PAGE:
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Your conflict of interest (COI) policy is one of the most important policies that your non-profit organization should have in place.  It’s a critical document needed to protect your organization, your board members, your staff, your partners, and your funders.

What is a conflict of interest?

A conflict of interest occurs when a staff or board member has a personal interest that conflicts with the interests of the organization. This type of conflict can arise from a duality of interest or divided loyalties, particularly when the situation can lead to a financial gain for a person in authority.

For example: John Doe is a board member of XYZ Nonprofit. John’s wife, Jane, sells A-Brand computers. Historically, XYZ Nonprofit has used B-Brand computers, but have decided to explore other options. John has a conflict of interest in this decision, because his family will receive financial gain if XYZ Nonprofit decides to purchase A-Brand computers. Because of this, John should not be involved in this decision-making process in any way.

Who can be affected by this policy?

In most cases, people who are affected by a COI policy will be board members, officers, and senior staff. In some instances, a major donor could also be in a conflict situation.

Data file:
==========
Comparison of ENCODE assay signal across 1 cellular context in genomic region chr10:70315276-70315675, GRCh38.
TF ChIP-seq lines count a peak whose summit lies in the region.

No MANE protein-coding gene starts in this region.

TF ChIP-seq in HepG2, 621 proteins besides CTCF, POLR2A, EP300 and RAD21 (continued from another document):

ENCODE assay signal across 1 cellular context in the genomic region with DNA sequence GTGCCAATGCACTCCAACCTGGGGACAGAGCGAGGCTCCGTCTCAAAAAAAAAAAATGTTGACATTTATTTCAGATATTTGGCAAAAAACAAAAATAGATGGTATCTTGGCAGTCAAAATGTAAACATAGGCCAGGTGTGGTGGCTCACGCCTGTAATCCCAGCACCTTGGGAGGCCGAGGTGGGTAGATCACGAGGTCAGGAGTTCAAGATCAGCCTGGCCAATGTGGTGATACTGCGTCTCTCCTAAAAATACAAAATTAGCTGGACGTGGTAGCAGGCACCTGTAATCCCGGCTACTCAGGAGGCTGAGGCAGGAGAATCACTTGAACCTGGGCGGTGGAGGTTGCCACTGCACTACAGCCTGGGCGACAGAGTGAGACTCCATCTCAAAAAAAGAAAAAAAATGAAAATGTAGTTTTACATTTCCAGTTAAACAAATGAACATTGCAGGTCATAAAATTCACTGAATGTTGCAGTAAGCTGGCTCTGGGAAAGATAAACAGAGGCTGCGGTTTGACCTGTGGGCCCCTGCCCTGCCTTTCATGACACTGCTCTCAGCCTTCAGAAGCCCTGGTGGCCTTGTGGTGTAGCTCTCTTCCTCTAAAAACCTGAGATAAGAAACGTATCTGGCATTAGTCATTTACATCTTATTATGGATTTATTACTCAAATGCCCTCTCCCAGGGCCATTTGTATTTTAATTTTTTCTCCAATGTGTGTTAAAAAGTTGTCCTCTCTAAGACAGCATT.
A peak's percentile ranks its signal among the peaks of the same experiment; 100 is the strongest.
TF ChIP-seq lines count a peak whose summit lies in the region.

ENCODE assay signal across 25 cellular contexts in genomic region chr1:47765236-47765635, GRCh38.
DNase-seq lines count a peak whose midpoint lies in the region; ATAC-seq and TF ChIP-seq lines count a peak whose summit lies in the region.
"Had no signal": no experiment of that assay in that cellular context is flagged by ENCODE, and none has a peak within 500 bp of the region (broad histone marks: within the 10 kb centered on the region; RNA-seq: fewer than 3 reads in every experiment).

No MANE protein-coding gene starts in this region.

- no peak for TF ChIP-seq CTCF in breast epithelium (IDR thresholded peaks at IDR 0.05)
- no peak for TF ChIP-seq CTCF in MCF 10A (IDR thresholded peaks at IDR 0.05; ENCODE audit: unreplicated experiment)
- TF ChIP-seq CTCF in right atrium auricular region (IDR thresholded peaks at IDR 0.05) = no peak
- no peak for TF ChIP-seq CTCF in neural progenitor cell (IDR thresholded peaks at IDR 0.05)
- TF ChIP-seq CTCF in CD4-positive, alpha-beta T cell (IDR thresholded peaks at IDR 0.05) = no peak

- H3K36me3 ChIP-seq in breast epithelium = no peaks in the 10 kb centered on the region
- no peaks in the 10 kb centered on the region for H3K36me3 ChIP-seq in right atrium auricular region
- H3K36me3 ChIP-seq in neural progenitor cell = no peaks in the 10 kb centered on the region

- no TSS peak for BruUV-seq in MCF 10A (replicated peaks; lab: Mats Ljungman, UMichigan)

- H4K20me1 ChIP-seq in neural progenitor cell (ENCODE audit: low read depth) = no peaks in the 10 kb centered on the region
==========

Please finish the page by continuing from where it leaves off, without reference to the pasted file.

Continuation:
The Internal Revenue Service (IRS), via Form 1023, requires and outlines the purpose of a conflict of interest policy. Recognizing the importance of conflict that may benefit individuals in authoritative positions, they take this oversight role particularly seriously. Their goal is to help organizations establish policies that protect against charges of impropriety involving officers, directors, or board members (click here to see a COI policy example from the IRS).

There are a few important steps to keep in mind as you create, update, or redefine your COI policy:

  1. Create your policy with clear and concise definitions and/or examples of conflicts
  2. Develop procedures that include the steps involved in complying with your policy and the IRS (this should at least include current and new key staff, board members and committee members)
  3. Ensure confidentiality from all staff, board members, and committee members regarding sensitive and confidential information
  4. Review the policy annually with your organization’s staff, board members and committee members
  5. Ensure that each member signs and dates the policy as required in your written procedures

An effective COI policy is extremely important for the integrity of your nonprofit. Not only does it ensure fair practices, but it protects your organization from fraud. Take great care in creating your policy, ensure that you abide by the IRS requirements, and include clauses specific to your organization.

Want to learn more about the policies and procedures your organization needs to run effectively, and how Mission Edge can help?Get in touch with us here.

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